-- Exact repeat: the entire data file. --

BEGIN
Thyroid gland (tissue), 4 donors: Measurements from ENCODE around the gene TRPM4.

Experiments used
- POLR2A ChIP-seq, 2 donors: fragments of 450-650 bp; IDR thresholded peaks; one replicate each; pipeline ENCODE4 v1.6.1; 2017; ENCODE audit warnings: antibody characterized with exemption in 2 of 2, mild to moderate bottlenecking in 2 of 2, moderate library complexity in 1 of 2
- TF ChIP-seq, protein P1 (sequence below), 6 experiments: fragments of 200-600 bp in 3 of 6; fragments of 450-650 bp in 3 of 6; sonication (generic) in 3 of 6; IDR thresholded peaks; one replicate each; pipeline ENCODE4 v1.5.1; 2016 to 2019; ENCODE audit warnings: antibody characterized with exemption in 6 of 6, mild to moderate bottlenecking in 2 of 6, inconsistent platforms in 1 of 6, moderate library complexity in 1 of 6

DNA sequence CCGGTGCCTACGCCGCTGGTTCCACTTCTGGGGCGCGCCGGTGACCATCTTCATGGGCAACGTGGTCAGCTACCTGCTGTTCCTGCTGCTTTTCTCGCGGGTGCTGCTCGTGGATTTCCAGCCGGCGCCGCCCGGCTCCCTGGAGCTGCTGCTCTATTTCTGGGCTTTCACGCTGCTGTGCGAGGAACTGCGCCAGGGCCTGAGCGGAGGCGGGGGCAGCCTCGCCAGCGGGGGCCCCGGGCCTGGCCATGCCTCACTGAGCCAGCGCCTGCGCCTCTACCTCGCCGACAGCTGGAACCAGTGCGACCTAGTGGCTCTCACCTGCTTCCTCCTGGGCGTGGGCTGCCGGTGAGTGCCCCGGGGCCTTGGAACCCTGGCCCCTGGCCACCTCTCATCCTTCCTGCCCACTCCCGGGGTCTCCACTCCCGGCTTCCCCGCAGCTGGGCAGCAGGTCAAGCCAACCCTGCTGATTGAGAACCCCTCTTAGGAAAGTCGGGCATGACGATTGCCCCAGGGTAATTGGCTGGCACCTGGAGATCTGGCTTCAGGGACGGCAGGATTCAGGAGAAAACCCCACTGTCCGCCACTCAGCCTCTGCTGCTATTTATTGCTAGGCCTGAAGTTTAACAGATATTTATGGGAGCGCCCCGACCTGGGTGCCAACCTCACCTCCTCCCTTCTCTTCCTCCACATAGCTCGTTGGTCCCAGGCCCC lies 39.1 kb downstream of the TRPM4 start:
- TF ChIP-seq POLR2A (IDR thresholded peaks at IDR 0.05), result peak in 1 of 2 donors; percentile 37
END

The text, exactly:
Thyroid gland (tissue), 4 donors: Measurements from ENCODE around the gene TRPM4.

Experiments used
- POLR2A ChIP-seq, 2 donors: fragments of 450-650 bp; IDR thresholded peaks; one replicate each; pipeline ENCODE4 v1.6.1; 2017; ENCODE audit warnings: antibody characterized with exemption in 2 of 2, mild to moderate bottlenecking in 2 of 2, moderate library complexity in 1 of 2
- TF ChIP-seq, protein P1 (sequence below), 6 experiments: fragments of 200-600 bp in 3 of 6; fragments of 450-650 bp in 3 of 6; sonication (generic) in 3 of 6; IDR thresholded peaks; one replicate each; pipeline ENCODE4 v1.5.1; 2016 to 2019; ENCODE audit warnings: antibody characterized with exemption in 6 of 6, mild to moderate bottlenecking in 2 of 6, inconsistent platforms in 1 of 6, moderate library complexity in 1 of 6

DNA sequence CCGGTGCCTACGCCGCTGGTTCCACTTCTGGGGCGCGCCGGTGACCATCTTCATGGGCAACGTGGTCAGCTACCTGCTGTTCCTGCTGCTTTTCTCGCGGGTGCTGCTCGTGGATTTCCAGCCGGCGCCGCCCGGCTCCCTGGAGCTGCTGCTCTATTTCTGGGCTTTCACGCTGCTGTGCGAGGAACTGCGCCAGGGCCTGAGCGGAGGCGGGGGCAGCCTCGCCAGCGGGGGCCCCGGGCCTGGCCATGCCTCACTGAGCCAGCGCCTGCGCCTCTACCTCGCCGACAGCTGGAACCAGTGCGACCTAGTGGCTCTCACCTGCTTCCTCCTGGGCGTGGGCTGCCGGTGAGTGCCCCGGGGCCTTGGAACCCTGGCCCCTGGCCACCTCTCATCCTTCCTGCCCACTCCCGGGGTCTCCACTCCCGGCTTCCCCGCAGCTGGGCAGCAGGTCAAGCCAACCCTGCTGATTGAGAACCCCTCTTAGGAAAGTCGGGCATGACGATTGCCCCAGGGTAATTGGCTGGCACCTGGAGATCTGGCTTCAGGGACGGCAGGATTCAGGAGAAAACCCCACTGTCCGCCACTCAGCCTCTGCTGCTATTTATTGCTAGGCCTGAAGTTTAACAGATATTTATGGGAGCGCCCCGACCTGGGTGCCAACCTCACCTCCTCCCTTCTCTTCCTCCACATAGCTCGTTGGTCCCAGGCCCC lies 39.1 kb downstream of the TRPM4 start:
- TF ChIP-seq POLR2A (IDR thresholded peaks at IDR 0.05), result peak in 1 of 2 donors; percentile 37